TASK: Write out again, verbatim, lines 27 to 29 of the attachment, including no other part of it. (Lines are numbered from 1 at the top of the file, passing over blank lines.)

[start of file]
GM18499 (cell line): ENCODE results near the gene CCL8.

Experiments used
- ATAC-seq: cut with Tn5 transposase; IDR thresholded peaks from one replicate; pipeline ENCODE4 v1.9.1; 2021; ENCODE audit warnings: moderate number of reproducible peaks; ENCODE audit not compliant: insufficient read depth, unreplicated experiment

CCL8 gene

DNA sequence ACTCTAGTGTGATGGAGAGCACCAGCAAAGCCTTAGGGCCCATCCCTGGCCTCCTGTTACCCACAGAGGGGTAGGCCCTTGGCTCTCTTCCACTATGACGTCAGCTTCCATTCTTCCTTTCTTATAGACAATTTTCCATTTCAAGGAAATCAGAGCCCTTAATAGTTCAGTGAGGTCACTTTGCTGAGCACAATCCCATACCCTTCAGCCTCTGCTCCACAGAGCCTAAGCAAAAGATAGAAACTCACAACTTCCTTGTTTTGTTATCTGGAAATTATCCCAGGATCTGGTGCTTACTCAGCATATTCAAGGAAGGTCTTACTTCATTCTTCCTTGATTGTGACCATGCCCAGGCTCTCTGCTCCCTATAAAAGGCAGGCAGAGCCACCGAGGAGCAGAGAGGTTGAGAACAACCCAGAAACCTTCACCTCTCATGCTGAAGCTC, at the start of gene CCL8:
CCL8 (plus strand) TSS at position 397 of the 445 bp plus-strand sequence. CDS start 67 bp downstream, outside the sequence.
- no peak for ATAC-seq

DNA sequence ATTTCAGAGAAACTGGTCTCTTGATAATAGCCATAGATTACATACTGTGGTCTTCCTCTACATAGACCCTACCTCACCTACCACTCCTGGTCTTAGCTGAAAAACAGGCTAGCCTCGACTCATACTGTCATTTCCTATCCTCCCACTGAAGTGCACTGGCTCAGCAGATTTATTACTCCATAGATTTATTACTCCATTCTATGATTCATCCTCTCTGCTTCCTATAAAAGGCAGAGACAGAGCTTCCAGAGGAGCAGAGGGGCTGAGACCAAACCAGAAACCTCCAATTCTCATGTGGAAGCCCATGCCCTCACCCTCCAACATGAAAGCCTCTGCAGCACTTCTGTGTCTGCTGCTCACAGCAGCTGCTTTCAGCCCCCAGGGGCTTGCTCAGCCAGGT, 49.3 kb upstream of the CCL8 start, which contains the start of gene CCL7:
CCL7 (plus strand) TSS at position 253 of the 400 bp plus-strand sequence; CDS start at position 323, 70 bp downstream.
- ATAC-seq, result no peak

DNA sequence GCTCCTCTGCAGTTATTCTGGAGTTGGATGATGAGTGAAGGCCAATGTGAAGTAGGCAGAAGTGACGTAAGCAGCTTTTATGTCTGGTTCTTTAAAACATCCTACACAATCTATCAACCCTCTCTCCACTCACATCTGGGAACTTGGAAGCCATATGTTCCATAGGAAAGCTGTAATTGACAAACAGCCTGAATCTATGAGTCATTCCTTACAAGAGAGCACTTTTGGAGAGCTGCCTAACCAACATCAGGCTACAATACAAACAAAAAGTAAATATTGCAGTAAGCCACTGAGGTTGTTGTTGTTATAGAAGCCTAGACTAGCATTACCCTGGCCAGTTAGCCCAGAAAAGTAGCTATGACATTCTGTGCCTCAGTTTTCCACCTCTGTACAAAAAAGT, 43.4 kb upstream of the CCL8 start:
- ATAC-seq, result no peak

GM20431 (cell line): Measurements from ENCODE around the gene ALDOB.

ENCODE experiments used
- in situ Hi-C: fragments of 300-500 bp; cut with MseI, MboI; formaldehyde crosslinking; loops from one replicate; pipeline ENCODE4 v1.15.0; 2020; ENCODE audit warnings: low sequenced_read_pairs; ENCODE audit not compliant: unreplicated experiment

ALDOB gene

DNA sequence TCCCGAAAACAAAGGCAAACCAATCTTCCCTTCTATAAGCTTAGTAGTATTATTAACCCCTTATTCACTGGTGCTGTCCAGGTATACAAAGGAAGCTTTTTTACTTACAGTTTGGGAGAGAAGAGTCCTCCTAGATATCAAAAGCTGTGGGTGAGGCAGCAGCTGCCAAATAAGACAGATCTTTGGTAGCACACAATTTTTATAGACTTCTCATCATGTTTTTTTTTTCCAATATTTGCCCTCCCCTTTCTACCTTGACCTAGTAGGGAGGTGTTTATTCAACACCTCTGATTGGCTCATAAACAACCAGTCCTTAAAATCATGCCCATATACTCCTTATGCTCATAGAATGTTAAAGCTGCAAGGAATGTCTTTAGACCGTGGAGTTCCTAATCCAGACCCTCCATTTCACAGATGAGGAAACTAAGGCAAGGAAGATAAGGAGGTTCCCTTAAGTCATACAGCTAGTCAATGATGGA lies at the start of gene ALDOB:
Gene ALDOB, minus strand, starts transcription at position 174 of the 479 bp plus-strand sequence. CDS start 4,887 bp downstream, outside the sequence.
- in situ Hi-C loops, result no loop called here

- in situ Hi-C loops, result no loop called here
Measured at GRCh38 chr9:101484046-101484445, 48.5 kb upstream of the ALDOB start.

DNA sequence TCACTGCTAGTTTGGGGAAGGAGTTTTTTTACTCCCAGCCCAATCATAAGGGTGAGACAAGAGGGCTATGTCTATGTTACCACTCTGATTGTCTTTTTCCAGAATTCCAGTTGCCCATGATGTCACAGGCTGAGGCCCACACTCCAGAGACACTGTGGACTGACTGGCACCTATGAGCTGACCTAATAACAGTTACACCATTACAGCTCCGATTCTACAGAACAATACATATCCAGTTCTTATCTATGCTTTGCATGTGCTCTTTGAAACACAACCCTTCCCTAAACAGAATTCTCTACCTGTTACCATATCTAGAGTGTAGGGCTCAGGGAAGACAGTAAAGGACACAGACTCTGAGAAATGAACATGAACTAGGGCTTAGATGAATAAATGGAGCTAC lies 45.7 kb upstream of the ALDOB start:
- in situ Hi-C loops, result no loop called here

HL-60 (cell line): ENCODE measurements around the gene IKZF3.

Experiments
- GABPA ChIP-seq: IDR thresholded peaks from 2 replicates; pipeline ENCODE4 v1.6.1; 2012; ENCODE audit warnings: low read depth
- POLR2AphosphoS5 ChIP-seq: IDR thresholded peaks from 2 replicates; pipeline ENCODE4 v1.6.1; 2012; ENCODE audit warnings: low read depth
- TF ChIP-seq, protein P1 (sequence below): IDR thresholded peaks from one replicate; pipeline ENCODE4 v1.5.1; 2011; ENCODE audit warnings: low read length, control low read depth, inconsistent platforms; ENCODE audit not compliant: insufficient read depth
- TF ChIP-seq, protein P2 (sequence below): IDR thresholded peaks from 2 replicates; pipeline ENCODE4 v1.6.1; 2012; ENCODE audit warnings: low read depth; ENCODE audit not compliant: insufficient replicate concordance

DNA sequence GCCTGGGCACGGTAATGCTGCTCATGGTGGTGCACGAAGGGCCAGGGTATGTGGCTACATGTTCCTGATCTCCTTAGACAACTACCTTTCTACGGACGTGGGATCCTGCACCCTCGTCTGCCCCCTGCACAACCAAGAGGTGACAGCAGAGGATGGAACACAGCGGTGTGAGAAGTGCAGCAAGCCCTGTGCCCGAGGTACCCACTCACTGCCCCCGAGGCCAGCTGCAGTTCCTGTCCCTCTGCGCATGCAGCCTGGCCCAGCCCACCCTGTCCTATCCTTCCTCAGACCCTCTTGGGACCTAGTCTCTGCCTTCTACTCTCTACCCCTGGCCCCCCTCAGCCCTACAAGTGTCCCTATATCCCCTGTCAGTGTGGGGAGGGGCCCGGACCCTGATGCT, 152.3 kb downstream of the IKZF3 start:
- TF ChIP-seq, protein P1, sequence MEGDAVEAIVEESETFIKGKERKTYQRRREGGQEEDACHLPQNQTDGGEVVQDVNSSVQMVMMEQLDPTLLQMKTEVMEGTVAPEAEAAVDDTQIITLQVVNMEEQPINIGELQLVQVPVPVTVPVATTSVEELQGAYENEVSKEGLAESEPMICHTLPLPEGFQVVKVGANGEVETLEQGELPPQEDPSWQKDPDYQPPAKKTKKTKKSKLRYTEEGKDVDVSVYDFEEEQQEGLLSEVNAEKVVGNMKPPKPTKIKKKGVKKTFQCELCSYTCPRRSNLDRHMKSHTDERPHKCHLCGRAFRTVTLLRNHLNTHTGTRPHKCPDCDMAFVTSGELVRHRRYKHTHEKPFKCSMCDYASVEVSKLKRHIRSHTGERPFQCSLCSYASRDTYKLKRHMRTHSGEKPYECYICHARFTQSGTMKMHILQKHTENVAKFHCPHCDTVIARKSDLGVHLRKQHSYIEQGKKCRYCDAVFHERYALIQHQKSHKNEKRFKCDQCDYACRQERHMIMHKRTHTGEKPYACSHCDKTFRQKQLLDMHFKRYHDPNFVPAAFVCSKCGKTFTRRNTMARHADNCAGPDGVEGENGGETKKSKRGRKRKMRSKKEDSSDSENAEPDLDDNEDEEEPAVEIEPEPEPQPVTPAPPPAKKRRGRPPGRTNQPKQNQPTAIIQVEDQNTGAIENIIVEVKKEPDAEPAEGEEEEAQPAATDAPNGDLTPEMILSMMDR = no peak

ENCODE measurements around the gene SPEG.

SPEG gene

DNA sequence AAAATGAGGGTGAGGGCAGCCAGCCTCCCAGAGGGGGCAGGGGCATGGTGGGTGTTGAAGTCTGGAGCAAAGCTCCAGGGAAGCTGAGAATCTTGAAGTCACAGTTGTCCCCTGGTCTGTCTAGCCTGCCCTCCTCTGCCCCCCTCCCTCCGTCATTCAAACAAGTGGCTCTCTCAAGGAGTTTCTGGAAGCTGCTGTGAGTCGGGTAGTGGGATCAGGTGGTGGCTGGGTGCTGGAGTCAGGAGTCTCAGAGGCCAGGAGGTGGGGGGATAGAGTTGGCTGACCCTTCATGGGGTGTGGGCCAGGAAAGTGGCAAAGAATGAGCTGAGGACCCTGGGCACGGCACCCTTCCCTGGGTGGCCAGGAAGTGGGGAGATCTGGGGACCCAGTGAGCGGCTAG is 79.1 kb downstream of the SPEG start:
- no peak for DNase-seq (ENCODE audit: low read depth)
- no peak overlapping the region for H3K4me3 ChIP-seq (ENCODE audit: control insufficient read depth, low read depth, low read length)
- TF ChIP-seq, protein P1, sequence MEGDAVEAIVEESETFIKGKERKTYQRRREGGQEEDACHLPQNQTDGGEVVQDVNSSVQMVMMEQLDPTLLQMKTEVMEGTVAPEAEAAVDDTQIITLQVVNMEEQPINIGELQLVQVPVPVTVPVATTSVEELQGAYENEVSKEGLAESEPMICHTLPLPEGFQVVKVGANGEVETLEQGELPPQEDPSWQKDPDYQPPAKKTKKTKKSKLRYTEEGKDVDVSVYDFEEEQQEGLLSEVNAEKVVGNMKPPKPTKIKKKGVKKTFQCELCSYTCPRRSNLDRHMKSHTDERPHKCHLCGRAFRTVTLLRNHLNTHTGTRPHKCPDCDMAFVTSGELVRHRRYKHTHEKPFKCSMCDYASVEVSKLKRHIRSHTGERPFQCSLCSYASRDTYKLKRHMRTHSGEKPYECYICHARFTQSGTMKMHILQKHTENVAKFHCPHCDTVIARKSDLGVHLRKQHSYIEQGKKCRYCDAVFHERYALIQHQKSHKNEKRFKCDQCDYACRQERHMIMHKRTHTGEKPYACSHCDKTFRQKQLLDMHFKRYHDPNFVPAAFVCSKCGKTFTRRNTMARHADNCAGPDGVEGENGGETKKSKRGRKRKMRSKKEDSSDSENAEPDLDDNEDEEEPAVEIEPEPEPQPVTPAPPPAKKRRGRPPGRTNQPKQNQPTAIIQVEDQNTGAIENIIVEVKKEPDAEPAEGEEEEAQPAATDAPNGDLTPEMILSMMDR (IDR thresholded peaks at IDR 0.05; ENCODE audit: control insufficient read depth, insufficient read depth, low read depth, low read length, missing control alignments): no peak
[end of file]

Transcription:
- POLR2AphosphoS5 ChIP-seq: IDR thresholded peaks from 2 replicates; pipeline ENCODE4 v1.6.1; 2012; ENCODE audit warnings: low read depth
- TF ChIP-seq, protein P1 (sequence below): IDR thresholded peaks from one replicate; pipeline ENCODE4 v1.5.1; 2011; ENCODE audit warnings: low read length, control low read depth, inconsistent platforms; ENCODE audit not compliant: insufficient read depth
- TF ChIP-seq, protein P2 (sequence below): IDR thresholded peaks from 2 replicates; pipeline ENCODE4 v1.6.1; 2012; ENCODE audit warnings: low read depth; ENCODE audit not compliant: insufficient replicate concordance